“God preserve us,” Andy prayed into the silence.
“After he had killed his son, Dian Cecht howled out his grief to the winds. His daughter Airmed came, and saw the body of her brother on the ground at her father's feet. She took the body, washed it and prepared it for burial, and summoned the Tuatha for the funeral. Seven days after the burial, Airmed went to visit Miach's grave. To her amazement, she found hundreds of flowers and herbs growing on it and around it. She heard her brother's voice in the wind around her: Collect these and dry them and mix them with elixir and they will cure all the world's ills. He instructed her on the proper method of collecting each. As Airmed worked, Dian Cecht came up to her and asked her what she was doing, and she told him. Enraged that his son would presume to be a better physician even from beyond the grave, Dian Cecht smote his daughter and scattered the flowers and herbs to the four corners of the world. And so disease stalks mankind to this day.”
“Come on,” Owen scoffed. “That's just another why men get sick story. Most cultures have one.”
Gwen looked at him and he shivered at the depth behind her pupils. “We don't know much about Miach's cure, but we do know it had three hundred and sixty five flowers and herbs, one for each day of the year. There's another legend that says Airmed, who became a great physician in her own right, wrote the formula on the walls of the mound raised over her brother's grave.”
“Jack!” Ianto, who had been monitoring the transmitter, interrupted Owen's argument, “you need to hear this!”
“She's who she says she is.” The woman sounded tired. “But there's something about her illness I can't understand.”
“What do you mean?”
“I mean what I said. She is ill, that is true, but it is not a normal illness. Whatever caused it,” she paused, then went on, sounding surprised, “is not natural. Her blood has been changed into something much different.”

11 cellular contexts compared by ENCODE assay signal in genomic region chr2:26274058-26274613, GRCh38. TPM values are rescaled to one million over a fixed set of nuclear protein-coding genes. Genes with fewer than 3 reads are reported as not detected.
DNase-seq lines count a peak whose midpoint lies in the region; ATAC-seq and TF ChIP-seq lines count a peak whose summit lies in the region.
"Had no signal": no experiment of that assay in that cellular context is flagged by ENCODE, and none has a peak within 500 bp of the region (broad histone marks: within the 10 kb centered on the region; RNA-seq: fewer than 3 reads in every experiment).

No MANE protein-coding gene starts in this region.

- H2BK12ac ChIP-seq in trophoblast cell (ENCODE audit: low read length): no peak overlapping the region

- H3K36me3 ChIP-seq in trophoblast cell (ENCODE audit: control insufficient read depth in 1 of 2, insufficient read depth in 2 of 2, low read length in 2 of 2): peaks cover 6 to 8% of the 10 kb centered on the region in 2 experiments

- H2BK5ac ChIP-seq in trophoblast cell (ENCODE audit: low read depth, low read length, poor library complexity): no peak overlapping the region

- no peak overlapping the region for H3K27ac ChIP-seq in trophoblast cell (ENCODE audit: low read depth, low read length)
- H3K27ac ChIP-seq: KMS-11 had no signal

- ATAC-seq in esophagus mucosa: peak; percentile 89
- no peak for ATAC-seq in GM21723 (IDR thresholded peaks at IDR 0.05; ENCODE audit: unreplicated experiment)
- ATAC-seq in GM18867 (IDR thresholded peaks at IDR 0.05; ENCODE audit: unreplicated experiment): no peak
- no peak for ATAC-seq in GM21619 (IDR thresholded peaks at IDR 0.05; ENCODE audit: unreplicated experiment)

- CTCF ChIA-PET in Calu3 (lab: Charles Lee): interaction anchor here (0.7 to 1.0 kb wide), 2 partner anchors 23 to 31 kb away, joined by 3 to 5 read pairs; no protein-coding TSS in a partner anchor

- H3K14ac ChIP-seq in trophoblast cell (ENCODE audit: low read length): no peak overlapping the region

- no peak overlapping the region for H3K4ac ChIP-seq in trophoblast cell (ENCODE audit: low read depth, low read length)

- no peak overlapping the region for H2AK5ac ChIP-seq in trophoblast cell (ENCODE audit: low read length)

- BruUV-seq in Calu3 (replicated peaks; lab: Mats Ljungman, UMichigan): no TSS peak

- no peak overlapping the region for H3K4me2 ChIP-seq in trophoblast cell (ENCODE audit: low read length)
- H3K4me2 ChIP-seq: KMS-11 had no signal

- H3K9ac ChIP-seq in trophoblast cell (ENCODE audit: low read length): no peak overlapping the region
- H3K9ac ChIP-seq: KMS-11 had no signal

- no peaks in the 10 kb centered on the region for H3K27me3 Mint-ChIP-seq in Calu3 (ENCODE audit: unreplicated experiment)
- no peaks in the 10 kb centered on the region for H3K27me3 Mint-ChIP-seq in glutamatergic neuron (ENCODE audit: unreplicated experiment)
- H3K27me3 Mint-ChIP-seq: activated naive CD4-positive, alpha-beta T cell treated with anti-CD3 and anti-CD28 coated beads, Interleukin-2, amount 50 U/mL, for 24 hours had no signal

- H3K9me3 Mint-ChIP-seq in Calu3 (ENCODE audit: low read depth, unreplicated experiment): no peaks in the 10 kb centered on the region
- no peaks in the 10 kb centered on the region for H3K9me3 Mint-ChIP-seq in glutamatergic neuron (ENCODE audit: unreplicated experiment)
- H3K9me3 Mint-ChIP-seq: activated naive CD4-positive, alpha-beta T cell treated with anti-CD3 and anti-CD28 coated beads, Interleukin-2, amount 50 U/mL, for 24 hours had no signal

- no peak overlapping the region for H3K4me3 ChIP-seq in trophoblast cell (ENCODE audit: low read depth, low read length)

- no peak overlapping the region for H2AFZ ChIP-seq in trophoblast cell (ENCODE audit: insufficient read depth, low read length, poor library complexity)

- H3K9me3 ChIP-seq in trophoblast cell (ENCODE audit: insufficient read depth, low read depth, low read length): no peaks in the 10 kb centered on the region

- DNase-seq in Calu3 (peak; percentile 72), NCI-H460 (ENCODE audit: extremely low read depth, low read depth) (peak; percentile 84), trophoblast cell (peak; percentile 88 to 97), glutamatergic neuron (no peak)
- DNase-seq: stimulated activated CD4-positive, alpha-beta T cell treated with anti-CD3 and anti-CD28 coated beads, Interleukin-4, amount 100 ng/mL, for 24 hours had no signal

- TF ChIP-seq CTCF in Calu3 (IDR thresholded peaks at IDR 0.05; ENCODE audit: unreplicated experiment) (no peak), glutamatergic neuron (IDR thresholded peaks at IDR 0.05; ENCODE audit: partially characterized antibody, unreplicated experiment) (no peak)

“Interesting.” Doctor Copley hummed tonelessly for a while. “It might be useful to study her. Tomorrow, we'll prep her for surgery normally, but she just won't wake up. Allen says she told everyone in Glasgow she was going to visit her mother in London. Harkness doesn't know she's here.”
Jack closed his eyes. When he opened them they were colder than the deepest pit of hell. “Tosh, I need you to override the security in that place.”
She put a hand on his arm. “I have an idea. But I'll have to go with you.”
“Come on, then. Gwen, Andy, I want those warrants now. I don't care how you do it.”
They leaped towards their desks. The others fell into place behind Jack. None of them remembered ever seeing him so angry and even though they trusted him to hell and back none wanted those eyes turned on them. As they got into the SUV they fastened both the lap and the shoulder belts. Tosh popped open her laptop and started working; Owen and Ianto fixed their eyes on the road and prayed.
Forty-five insane minutes later, Tosh barked “Stop!”
Jack stomped on the brakes, making the car skid briefly. Tosh jumped out and ran into a large stand of old growth oak and ash. The three men followed her, stumbling where she moved easily. When they caught up with her, she was standing in the middle of a tiny glade where wild violets grew in profusion. They stopped in the shadow of the trees, somehow knowing they could not follow.